inflatable bladders (see pages 187 and 191).
CASTING LATEX A latex compound employed for
slush or paint-in appliance making. Can be tinted
to any shade with colors (see page 187). Casting
Filler can be added to this product to control
buildup density and stiffness of the finished item.
FOAM LATEX A three- or four-part combination of
materials used to produce foamed latex appli-
ances, the actual latex portion being a heavy gum
EYELASH ADHESIVE A special latex form that has
excellent adhesive qualities for attaching strip and
individual lashes as well as for an edge stipple for
latex appliances (see pages 65 and 66).
RCMA OLD AGE STIPPLE A compound containing la-
tex made specifically for wrinkling the skin. Not
just any latex material will act in the same man-
ner. RCMA Old Age Stipple is made in four
regular shades: KW-2, KW-4, KM-2, and KN-
5, and special colors are available on order (see Artist) materials are made by RCMA for profes-
sional use and encompass some interesting new
special materials. PMA Molding Material is a
paint-in type of plastic for making small or flat
appliances. It dries rapidly and builds up well.
It is supplied in three shades: Light (KW), Deep
(KM), and Dark (KN) colors, as well as clear (also
see pages 204-205).
Plastic Cap Material The lightly tinted variety is
used for making plastic bald caps and fronts. It
is also available in Clear for coating plastalene
sculpture (see pages 173, 203—204).
PMA Press Molding Material A clear, heavy liquid
employed to make press molded appliances (see
pages 205-207). Also comes in shades.
Appliance Foundations RCMA makes a series of
prosthetic bases or AF foundations for use with
latex appliances in three dilutions of the basic
earth colors, plus a Caucasoid skin series and two
color stages of bright colors (see page 272).
Scar Material A slightly matte scar-making material
with a tinge of pink color that dries on application
to form very realistic incised scars. Can be re-
moved with RCMA Adhesive Remover (see pages
235-236) or ADKLEN.
Scar- or Blister-Making Material A molding plastic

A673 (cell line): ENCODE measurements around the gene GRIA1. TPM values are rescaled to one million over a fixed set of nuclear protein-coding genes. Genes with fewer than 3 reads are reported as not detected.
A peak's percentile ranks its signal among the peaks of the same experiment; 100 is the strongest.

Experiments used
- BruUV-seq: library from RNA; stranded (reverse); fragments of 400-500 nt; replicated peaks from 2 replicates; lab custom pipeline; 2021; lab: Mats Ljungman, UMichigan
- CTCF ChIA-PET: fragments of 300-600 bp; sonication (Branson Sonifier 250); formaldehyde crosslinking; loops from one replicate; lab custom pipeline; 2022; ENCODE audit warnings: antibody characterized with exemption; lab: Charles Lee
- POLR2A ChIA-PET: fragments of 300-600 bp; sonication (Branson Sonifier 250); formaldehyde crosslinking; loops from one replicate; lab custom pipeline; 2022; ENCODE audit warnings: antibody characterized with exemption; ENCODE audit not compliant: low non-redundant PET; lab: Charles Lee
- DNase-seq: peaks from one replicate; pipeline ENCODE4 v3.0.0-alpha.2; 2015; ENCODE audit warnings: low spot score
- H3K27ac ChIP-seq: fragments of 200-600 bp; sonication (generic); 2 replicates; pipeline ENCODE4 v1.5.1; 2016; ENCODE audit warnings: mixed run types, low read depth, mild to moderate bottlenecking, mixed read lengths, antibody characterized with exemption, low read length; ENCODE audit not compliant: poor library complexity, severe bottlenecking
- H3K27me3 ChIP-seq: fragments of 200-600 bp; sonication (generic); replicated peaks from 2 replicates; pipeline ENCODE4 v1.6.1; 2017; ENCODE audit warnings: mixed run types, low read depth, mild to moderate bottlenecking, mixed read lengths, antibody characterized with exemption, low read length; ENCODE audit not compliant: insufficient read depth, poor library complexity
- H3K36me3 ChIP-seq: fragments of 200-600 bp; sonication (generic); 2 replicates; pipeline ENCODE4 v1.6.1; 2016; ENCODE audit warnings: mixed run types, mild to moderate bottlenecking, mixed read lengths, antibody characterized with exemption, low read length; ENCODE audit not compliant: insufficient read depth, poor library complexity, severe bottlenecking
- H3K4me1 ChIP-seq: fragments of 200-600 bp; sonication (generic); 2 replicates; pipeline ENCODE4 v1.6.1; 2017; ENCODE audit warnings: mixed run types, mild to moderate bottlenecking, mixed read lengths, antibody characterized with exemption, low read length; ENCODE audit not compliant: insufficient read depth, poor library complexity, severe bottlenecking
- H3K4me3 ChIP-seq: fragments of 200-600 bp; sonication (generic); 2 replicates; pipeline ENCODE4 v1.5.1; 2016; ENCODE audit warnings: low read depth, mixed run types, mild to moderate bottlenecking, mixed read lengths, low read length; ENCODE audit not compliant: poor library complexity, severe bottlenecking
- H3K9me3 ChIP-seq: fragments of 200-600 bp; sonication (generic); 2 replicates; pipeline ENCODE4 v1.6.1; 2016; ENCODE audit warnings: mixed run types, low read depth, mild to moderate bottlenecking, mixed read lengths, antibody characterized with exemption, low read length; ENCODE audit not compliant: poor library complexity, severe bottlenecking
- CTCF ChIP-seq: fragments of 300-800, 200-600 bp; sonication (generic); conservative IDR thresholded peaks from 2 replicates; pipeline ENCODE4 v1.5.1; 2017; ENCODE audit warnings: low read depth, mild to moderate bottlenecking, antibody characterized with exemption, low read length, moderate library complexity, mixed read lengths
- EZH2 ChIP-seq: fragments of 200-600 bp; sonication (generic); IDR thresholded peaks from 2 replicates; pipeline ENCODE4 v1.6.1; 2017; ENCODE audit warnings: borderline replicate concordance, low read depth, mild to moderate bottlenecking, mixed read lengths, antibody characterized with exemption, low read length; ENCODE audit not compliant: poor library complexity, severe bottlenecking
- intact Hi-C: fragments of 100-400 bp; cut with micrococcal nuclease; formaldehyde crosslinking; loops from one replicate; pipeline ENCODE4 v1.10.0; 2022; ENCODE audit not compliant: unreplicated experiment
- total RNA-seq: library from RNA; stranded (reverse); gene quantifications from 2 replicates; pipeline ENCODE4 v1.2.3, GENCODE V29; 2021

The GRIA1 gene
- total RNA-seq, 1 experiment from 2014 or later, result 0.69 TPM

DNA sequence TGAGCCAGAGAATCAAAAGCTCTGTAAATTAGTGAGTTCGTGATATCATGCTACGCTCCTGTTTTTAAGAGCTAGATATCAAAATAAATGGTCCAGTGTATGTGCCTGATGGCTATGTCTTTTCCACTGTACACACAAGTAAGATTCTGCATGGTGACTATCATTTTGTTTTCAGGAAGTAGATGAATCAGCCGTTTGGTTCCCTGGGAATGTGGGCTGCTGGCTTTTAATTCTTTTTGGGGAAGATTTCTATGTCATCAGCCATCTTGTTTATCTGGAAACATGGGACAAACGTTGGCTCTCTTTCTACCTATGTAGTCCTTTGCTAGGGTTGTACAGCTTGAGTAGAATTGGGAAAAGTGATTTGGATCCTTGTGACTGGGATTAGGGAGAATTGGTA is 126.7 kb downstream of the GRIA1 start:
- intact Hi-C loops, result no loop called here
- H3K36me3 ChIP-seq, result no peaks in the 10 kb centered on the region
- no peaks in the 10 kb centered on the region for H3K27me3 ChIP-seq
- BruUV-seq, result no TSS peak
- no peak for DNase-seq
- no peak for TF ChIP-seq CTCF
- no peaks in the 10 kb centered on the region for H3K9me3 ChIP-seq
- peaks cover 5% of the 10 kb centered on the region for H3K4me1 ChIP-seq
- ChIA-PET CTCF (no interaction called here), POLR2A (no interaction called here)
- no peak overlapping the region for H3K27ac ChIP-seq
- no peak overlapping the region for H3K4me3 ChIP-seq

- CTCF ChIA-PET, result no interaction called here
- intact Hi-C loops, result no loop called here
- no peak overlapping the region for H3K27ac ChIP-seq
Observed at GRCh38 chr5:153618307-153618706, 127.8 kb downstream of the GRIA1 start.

type that can be formed into scar tissue or dropped
on the skin to simulate second degree burns or
other blister effects (see pages 234—236). Serviced
in a tube for easy application.
Sealers One of the first sealers used by make-up art-
ists was flexible collodion that was gun-cotton
dissolved in ether with castor oil as a plasticizer.
Employing build-ups on the face with successive
layers of spirit gum, cotton batting, and a cover
of collodion was the method employed by Jack
Pierce to do the first Frankenstein Monster on
Boris Karloff. This was a laborious method and
did not guarantee a fully controllable surface or
buildup. Most theatrical make-up books em-
ployed this procedure for many years, and un-
fortunately, some actors still thought it was the
only way to change features (see story on Lon
Chaney’s Frankenstein Monster on pages 142—
143). The resultant film over the cotton did not
have much flexibility and hardened as the day
went on. The surface could also be easily marred
if pressed.
Next came the vinyl plastics, one of which was
called Sealskin, a medical sealer made from a poly-
vinyl butyral that was too slow in drying. A
similar type, but faster drying, was George Bau’s
Sealer #225. Unfortunately, both these sealers
(and many of this type on the market) dry with
a glossy, objectionably shiny surface, and foun-
dation make-up slides off it easily.

The RCMA sealers combined various varieties
of polyvinyls and added matting materials to pro-
duce sealers that had not only good adhesion and
no shine but also sufficient tooth to hold make-
up foundations better.
RCMA MATTE PLASTIC SEALER Can be employed both
as a surface sealer for wax buildups or as an ad-
hesive for lifts (see pages 110 and 232). It can
also be used in conjunction with other materials
to cover eyebrows and seal latex pieces and wher-
ever a film former is required.
PMA MATTE LACE ADHESIVE A sealer/adhesive that is
very fast drying and suitable for use with hair-
pieces, blocking brows, and so forth (see page
Toupee Tape A number of varieties are available but
a product called Secure is a colorless, two-sided,
very sticky tape that is excellent for holding down
toupee tops (see page 255).
DENTAL WAXES (See page 234.)
Black Carding Wax Useful for blocking out teeth
for a toothless effect,
Red For simulating gum tissue,
Ivory A hard wax that can be used to form tem-
porary teeth.
MOLDING WAXES Although some grades of morti-
cian’s wax may see some make-up use, old nose
putty is seldom used today. A new type of micro-
synthetic-wax material is made by RCMA and
comes in various shades and is less affected by
body warmth than the mortician variety (see page
Light Pale shade White
Women KW-3 color
Men KT-3 color
Negro KN-5 color
No-Color A clear wax that can be tinted with
RCMA Color Process founda-
Violet Matches RCMA Color Process Violet
and is used to make raised bruises.